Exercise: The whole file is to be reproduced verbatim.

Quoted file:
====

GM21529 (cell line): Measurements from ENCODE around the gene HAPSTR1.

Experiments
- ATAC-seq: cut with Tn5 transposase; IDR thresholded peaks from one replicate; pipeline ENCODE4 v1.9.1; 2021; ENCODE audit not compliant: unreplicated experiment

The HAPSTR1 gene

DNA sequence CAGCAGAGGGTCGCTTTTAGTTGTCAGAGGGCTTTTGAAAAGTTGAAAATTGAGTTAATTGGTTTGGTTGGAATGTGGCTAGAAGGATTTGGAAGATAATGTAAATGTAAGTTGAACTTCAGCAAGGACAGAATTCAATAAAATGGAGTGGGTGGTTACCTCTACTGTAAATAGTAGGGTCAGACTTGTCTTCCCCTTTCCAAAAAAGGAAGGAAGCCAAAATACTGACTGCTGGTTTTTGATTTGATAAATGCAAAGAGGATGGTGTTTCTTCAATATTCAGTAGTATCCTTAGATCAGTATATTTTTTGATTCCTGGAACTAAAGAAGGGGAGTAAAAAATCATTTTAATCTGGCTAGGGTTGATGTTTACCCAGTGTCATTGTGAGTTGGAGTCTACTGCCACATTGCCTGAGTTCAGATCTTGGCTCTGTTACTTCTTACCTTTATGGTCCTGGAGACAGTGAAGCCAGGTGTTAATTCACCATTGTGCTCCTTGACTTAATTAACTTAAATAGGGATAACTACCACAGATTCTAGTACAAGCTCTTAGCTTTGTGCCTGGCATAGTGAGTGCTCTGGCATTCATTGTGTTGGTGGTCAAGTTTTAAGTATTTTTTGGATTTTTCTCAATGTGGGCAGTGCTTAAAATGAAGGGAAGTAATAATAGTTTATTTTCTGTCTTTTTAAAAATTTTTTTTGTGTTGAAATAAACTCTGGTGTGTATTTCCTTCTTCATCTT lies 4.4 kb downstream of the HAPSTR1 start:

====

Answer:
GM21529 (cell line): Measurements from ENCODE around the gene HAPSTR1.

Experiments
- ATAC-seq: cut with Tn5 transposase; IDR thresholded peaks from one replicate; pipeline ENCODE4 v1.9.1; 2021; ENCODE audit not compliant: unreplicated experiment

The HAPSTR1 gene

DNA sequence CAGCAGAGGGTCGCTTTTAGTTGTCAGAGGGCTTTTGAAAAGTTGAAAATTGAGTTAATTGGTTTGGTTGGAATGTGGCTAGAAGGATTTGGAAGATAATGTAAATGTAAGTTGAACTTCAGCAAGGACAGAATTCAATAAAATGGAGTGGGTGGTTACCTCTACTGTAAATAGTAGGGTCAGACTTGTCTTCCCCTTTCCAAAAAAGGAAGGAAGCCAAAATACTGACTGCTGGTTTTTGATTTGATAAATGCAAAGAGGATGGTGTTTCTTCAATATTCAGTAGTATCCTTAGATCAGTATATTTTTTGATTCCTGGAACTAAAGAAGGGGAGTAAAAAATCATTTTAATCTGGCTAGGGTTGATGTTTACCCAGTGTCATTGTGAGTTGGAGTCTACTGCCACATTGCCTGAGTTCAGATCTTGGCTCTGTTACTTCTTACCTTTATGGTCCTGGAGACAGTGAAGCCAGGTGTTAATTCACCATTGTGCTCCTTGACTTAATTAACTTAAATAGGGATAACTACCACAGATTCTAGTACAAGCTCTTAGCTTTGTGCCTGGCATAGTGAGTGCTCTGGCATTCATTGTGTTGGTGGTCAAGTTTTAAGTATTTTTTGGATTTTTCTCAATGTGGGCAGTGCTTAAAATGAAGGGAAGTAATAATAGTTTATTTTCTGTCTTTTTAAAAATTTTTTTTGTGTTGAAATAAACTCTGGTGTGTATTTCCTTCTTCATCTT lies 4.4 kb downstream of the HAPSTR1 start: